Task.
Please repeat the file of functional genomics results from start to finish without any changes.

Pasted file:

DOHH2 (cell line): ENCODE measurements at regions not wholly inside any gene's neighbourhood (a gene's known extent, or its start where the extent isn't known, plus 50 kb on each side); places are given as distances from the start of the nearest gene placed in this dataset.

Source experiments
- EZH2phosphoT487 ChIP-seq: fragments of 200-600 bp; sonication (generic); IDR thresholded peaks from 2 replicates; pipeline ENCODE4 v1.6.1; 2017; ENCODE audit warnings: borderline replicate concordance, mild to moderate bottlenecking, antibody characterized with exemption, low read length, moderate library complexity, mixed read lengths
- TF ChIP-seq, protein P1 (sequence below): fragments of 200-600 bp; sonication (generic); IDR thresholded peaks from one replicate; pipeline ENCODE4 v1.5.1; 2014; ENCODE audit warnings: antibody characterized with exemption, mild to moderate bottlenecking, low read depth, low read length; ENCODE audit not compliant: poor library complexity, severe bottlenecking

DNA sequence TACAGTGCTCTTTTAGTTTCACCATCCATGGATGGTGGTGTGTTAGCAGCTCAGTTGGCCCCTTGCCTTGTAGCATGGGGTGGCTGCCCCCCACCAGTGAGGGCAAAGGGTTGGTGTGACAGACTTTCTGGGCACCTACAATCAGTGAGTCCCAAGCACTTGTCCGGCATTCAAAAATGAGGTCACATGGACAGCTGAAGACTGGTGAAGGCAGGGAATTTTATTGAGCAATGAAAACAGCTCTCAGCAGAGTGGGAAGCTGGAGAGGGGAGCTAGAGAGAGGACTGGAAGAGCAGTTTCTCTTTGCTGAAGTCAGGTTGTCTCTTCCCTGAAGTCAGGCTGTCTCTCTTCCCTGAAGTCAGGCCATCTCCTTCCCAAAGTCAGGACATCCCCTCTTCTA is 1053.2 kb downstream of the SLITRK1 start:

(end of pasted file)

DOHH2 (cell line): ENCODE measurements at regions not wholly inside any gene's neighbourhood (a gene's known extent, or its start where the extent isn't known, plus 50 kb on each side); places are given as distances from the start of the nearest gene placed in this dataset.

Source experiments
- EZH2phosphoT487 ChIP-seq: fragments of 200-600 bp; sonication (generic); IDR thresholded peaks from 2 replicates; pipeline ENCODE4 v1.6.1; 2017; ENCODE audit warnings: borderline replicate concordance, mild to moderate bottlenecking, antibody characterized with exemption, low read length, moderate library complexity, mixed read lengths
- TF ChIP-seq, protein P1 (sequence below): fragments of 200-600 bp; sonication (generic); IDR thresholded peaks from one replicate; pipeline ENCODE4 v1.5.1; 2014; ENCODE audit warnings: antibody characterized with exemption, mild to moderate bottlenecking, low read depth, low read length; ENCODE audit not compliant: poor library complexity, severe bottlenecking

DNA sequence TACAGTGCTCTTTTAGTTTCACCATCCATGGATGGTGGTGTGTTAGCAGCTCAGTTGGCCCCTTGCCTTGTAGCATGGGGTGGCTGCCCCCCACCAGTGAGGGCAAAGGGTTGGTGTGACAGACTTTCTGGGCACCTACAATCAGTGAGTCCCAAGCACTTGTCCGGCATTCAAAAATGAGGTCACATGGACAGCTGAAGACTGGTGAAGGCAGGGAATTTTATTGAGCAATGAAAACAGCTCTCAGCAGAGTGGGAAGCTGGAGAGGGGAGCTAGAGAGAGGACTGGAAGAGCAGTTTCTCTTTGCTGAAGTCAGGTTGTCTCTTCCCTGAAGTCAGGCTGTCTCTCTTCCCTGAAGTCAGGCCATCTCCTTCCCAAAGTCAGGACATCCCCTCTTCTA is 1053.2 kb downstream of the SLITRK1 start: